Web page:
We present a new method for locating earthquakes in a region with arbitrarily complex three-dimensional velocity structure, called QUAKE3D. Our method searches a gridded volume and finds the global minimum travel-time residual location within the volume. Any minimization criterion may be employed. The L1 criterion, which minimizes the sum of the absolute values of travel-time residuals, is especially useful when the station coverage is sparse and is more robust than the L2 criterion (which minimizes the RMS sum) employed by most earthquake location programs. On a UNIX workstation with 8 Mbytes memory, travel-time grids of size 150 by 150 by 50 are reasonably employed, with the actual geographic coverage dependent on the grid spacing. Location precision is finer than the grid spacing. Earthquake recordings at six stations in Bear Valley are located as an example, using various layered and laterally varying velocity models. Locations with QUAKE3D are nearly identical to HYPOINVERSE locations when the same flat-layered velocity model is used. For the examples presented, the computation time per event is approximately 4 times slower than HYPOINVERSE, but the computation time for QUAKE3D is dependent only on the grid size and number of stations, and independent of the velocity model complexity.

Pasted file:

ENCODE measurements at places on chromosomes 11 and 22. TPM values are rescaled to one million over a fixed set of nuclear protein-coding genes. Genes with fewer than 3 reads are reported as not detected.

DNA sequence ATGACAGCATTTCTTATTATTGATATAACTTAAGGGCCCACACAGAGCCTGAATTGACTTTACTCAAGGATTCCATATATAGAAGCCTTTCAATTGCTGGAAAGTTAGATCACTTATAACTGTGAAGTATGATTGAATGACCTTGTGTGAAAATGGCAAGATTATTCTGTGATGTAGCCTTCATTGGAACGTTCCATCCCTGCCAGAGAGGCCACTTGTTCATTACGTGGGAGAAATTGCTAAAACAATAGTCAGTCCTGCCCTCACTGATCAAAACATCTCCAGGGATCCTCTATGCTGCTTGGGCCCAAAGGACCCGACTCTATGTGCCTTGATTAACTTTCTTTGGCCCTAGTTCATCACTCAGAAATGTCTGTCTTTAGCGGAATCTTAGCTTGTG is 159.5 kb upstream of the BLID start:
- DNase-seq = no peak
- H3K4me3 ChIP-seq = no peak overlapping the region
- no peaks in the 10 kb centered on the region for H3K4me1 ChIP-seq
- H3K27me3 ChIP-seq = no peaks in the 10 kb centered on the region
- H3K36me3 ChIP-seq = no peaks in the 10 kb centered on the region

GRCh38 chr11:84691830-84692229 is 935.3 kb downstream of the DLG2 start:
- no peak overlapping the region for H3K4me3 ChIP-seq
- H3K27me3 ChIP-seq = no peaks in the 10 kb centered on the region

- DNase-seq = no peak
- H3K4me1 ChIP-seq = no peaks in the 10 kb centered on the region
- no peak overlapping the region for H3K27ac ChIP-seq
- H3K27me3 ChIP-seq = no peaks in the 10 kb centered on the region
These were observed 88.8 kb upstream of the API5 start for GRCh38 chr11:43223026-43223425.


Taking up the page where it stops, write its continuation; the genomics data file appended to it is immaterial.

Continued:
Using QUAKE3D with a laterally varying velocity model results in locations that are physically more plausible and statistically more precise. Compared to flat-layered solutions, the earthquakes are more closely aligned with the surface fault trace, are more uniform in depth distribution, and the event and station travel-time residuals are much smaller. Hypocentral error bars computed by QUAKE3D are more realistic in that the trade-off of depth versus origin time is implicit in our error estimation, but ignored by HYPOINVERSE.